Jake’s am­bi­tions, mean­while, were big­ger than Fort Kent. He sent both of my grand­mother’s broth­ers to Har­vard, a ges­ture of im­mense will that served, in part, to show Jake and Harry how mar­ginal Fort Kent was.

The schools in Fort Kent were bad. When Harry was a sopho­more, De­pres­sion-era short­falls forced the high school to pay its five teach­ers in town scrip, a makeshift cur­rency that even the lo­cal stores re­fused to redeem for face value. When Harry got to Har­vard, he re­al­ized fast that he was in trou­ble. In a 1982 in­ter­view I re­trieved from the Aca­dian Ar­chives, Harry said that he spoke such ter­ri­ble English when he ar­rived that he was placed in a class for for­eign stu­dents. His man­gled ar­got, learned from Yid­dish-speak­ing par­ents and fil­tered through French-speak­ing class­mates, must have sounded ab­surd to the tweedy Har­vard men. “I was mocked,” Harry said.

In­stead of trust­ing my grand­mother to the lo­cal schools, Jake sent her to Brook­line, a Jewish neigh­bor­hood in the Bos­ton area, to at­tend the pub­lic high school start­ing in ninth grade. She lived in an apart­ment, ac­com­pa­nied by a Fort Kent girl sent with her as a maid. Jake, mean­while, was work­ing on a big in­vest­ment. The de­tails are vague, but my grand­mother says he was look­ing to dis­trib­ute gas for the Gulf Oil Com­pany in the County. How that would have got­ten him out of Maine is un­clear, but, ac­cord­ing to my grand­mother, he had al­ready in­vested money in the plan and rented a house for the fam­ily in Brook­line. Then he died. My grand­mother told me this last bit just days be­fore my trip. That Jake had just missed get­ting away changed the tenor of the tragedy. Now those decades that Harry spent in Fort Kent started to sound like an ac­ci­dent that was al­most avoided. As I drove the last leg of the jour­ney, through the rainy pinewoods on the stretch of Route 161 be­tween Cari­bou and Fort Kent, I won­dered if the trip was an ar­ro­gant mis­take. What was I go­ing to say to the people I met there? Hey, I’m your boss’s great-grand­son; he died try­ing to leave this hope­less back­wa­ter?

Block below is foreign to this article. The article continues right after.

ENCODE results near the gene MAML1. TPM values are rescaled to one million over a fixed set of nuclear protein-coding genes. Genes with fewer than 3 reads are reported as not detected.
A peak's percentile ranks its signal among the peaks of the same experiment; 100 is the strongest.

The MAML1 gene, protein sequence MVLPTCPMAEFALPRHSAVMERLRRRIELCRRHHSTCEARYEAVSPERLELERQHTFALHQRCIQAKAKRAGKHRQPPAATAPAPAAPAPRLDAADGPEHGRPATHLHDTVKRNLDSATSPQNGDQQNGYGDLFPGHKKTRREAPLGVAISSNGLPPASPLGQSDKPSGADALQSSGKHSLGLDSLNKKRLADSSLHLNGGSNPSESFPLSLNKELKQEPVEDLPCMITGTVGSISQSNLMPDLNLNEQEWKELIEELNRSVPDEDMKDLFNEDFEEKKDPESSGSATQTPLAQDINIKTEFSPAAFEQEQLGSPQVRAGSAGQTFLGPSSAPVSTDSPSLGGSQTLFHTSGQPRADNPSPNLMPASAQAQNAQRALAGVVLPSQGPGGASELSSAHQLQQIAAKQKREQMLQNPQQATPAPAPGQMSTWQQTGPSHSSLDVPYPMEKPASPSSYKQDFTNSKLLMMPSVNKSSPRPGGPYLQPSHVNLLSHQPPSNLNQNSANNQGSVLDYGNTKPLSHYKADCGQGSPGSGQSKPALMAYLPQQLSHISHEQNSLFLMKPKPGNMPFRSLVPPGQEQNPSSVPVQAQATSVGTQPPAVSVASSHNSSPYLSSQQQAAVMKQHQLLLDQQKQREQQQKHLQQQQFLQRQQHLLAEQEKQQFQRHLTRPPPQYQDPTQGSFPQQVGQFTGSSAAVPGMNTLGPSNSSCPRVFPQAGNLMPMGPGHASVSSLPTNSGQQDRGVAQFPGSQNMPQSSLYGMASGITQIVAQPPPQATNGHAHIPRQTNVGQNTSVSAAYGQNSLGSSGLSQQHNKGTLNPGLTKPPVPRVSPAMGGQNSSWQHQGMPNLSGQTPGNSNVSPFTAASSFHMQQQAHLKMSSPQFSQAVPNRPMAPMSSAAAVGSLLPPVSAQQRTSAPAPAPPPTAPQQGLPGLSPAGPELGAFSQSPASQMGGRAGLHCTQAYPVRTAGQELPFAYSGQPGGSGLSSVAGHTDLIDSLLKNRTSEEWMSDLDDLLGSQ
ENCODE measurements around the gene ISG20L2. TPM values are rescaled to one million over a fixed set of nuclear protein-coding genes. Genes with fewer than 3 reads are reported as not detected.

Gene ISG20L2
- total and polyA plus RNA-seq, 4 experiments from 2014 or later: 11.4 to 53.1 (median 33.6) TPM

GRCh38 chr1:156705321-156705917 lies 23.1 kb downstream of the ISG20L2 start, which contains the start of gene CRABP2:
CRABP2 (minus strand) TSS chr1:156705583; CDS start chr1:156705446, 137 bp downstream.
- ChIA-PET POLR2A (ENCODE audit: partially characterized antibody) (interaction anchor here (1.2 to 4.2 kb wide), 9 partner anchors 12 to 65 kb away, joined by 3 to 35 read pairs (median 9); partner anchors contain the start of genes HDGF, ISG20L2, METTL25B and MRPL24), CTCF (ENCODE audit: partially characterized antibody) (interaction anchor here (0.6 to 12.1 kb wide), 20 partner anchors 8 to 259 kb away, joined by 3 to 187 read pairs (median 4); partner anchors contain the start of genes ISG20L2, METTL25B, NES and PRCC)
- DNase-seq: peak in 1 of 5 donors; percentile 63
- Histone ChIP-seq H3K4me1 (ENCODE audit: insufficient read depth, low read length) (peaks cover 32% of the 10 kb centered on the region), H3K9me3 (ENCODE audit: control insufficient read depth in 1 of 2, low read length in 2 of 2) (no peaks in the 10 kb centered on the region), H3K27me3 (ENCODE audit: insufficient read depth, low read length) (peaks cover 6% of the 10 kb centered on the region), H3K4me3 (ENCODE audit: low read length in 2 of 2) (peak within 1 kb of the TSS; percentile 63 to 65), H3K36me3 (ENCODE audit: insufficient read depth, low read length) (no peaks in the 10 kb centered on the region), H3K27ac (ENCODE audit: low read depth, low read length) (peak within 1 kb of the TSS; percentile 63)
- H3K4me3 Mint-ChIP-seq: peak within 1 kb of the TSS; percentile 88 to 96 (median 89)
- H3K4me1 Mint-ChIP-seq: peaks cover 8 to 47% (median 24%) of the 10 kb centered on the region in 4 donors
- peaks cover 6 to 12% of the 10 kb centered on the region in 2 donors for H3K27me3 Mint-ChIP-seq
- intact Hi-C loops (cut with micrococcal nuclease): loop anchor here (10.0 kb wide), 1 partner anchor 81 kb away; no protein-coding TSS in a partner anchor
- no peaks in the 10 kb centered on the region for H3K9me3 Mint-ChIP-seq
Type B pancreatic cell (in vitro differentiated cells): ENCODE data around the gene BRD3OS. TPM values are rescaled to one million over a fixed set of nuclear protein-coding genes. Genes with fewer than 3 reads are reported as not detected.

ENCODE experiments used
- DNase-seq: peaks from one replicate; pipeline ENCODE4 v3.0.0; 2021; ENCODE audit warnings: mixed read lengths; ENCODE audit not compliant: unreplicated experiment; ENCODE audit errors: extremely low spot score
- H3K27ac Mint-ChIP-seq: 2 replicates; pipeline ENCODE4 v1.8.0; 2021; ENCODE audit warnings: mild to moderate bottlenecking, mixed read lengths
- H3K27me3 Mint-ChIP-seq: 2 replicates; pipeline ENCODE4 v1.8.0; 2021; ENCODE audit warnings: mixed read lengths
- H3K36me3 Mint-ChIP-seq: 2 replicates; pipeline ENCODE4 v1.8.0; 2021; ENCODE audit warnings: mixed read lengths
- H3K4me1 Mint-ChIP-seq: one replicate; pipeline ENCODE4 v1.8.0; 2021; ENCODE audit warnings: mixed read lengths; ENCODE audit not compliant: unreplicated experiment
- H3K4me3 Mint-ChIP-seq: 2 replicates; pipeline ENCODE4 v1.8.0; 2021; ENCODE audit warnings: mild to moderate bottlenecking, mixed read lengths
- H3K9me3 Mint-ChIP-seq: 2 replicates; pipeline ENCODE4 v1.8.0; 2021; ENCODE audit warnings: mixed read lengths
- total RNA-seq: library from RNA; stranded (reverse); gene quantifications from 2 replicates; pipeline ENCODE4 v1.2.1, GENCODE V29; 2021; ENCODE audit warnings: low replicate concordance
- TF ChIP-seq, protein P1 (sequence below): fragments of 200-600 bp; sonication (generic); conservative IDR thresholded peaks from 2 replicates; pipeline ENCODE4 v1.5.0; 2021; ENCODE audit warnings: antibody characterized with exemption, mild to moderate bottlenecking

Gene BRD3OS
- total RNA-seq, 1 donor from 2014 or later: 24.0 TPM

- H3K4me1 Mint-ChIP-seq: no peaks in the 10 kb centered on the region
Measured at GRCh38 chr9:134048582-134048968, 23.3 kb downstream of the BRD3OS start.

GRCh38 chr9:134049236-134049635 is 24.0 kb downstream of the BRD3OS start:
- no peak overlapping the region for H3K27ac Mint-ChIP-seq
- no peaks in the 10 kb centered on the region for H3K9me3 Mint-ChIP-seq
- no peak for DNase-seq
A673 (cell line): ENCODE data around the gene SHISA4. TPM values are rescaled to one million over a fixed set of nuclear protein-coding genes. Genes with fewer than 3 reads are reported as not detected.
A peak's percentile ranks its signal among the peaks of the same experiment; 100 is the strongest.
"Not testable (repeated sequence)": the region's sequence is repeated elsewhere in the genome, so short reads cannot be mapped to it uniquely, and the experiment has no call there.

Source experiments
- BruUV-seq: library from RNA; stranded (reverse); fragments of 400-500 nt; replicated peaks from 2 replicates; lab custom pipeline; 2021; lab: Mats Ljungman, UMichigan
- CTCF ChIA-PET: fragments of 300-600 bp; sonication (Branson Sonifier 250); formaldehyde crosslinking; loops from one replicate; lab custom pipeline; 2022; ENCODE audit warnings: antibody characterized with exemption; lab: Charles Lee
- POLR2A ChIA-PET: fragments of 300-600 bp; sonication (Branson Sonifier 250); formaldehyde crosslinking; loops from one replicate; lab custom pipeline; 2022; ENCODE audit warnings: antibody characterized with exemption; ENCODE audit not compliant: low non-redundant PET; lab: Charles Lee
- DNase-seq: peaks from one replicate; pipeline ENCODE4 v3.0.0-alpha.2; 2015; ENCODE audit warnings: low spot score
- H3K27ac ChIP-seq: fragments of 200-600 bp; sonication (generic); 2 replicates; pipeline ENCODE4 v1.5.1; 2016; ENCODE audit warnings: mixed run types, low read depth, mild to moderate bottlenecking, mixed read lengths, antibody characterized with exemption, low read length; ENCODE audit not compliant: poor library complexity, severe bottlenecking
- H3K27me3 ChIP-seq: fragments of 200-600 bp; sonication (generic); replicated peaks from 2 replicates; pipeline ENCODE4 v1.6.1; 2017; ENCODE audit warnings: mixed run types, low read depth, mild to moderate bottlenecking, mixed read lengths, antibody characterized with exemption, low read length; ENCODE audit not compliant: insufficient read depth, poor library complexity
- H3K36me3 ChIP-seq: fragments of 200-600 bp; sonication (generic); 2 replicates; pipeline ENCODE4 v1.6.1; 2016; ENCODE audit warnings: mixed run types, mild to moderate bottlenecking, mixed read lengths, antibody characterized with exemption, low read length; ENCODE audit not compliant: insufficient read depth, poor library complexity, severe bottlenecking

Road signs kept an­nounc­ing tiny French towns that failed to ma­te­ri­al­ize. Fi­nally, late in the af­ter­noon, I rolled into Fort Kent.

Auto Parts and Cof­fee

Lew Morneault sells worms out of an old fridge out­side of his house on Fort Kent’s main drag. The worms come from earth-filled crates he keeps in his garage. Also in his garage, pegged high up on the wall next to a plas­tic sprin­kler and an old ten­nis racket, are the mud flaps off an old G.M.C. truck. The rub­ber is cor­roded and the cor­ner is dark, but the first few letters are enough: “Etscovitz Chevro­let. Fort Kent Maine.”

Lew worked at Harry’s deal­er­ship for 17 years be­fore open­ing his own small used car busi­ness. He’s re­tired now. Lew and his wife Ber­nadette fed me hot tea and home­made whoopie pies at the small ta­ble in their kitchen.

I had ar­rived in town the night be­fore and checked into the North­ern Door Inn, the only mo­tel in town. My room smelled like some­one had spilled a bucket of Ben­gay in the shower. From the front door of the ho­tel I could see the check­point on the U.S.


No Small Pota­toes: Jake Etscovitz, far right, dressed in a suit, stands in front of his auto deal­er­ship in 1928.

With this is­sue, the For­ward em­barks on a jour­ney to re­port and re­flect on all 50 states in our union. The se­ries will com­prise es­says, ar­ti­cles, facts and more than a few sur­prises. We be­gin in Fort Kent, Maine, where Josh Nathan-Kazis un­cov­ers some in­trigu­ing fam­ily his­tory.




A tremen­dous moose head at Two Rivers Lunch in Al­la­gash, Maine.


Fish­er­men: Josh’s grand­fa­ther holds a fish with Harry Etscovitz at the cabin in Ea­gle Lake, Maine, in the late 1960s.